Integrating wind into China's coal-heavy electricity system
Author(s)Davidson, Michael R.; Zhang, Da; Xiong, Weiming; Zhang, Xiliang; Karplus, Valerie Jean
Modelling the potential for wind energy integration on China’s coal-heavy electricity grid
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Expanding the use of wind energy for electricity generation forms an integral part of China's efforts to address degraded air quality and climate change. However, the integration of wind energy into China's coal-heavy electricity system presents significant challenges owing to wind's variability and the grid's system-wide inflexibilities. Here we develop a model to predict how much wind energy can be generated and integrated into China's electricity mix, and estimate a potential production of 2.6 petawatt-hours (PWh) per year in 2030. Although this represents 26% of total projected electricity demand, it is only 10% of the total estimated physical potential of wind resources in the country. Increasing the operational flexibility of China's coal fleet would allow wind to deliver nearly three-quarters of China's target of producing 20% of primary energy from non-fossil sources by 2030.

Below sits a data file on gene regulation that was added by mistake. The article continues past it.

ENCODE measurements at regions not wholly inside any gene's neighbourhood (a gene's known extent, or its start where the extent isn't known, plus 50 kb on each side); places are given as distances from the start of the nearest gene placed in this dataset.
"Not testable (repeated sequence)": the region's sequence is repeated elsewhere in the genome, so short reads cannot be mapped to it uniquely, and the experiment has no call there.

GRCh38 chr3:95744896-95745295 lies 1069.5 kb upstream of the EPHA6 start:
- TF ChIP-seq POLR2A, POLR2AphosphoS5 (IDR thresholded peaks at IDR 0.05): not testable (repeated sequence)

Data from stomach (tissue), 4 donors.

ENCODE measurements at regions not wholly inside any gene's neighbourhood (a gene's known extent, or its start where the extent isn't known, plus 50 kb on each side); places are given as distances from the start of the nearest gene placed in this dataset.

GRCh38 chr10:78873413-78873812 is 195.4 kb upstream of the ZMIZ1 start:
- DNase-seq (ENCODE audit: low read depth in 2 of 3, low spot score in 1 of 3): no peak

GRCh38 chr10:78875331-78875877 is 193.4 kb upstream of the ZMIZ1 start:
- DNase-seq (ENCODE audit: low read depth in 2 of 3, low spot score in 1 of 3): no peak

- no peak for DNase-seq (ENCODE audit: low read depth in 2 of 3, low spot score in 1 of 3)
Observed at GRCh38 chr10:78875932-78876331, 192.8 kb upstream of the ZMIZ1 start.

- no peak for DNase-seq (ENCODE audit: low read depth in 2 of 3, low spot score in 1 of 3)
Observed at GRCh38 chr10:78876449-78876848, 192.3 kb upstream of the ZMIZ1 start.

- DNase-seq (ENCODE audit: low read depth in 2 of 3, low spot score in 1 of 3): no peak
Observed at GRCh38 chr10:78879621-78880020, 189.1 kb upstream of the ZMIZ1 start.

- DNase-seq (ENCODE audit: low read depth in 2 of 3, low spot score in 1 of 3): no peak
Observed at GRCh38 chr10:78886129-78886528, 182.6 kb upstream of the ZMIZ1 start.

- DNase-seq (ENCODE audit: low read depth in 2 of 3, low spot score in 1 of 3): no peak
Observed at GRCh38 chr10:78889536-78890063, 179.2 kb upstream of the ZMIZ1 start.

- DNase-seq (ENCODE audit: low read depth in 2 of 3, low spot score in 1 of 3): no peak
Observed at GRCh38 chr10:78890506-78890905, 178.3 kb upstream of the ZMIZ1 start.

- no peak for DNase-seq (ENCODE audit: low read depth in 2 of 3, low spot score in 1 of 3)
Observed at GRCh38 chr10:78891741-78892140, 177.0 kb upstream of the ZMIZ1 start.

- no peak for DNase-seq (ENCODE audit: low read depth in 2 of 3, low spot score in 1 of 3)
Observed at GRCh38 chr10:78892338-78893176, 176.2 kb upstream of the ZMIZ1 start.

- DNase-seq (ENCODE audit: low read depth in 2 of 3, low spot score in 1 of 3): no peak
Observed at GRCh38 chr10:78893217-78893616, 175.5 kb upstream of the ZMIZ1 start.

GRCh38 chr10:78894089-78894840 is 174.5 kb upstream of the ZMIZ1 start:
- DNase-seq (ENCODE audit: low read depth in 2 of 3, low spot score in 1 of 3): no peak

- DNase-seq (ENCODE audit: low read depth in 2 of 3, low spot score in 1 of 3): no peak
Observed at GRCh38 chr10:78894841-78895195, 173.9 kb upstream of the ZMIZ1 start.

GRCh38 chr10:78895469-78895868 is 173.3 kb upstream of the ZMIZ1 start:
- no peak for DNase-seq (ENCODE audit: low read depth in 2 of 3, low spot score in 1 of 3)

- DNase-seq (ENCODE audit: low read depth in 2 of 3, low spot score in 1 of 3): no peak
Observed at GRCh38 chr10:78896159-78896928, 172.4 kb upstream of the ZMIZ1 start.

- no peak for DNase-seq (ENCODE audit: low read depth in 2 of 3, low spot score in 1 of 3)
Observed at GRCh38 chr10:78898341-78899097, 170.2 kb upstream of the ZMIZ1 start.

DepartmentMassachusetts Institute of Technology. Joint Program on the Science & Policy of Global Change; Sloan School of Management
Springer Science and Business Media LLC
Davidson, Michael R., et al. "Modelling the potential for wind energy integration on China’s coal-heavy electricity grid." Nature Energy, 1, 7 (2016): 16086.
Author's final manuscript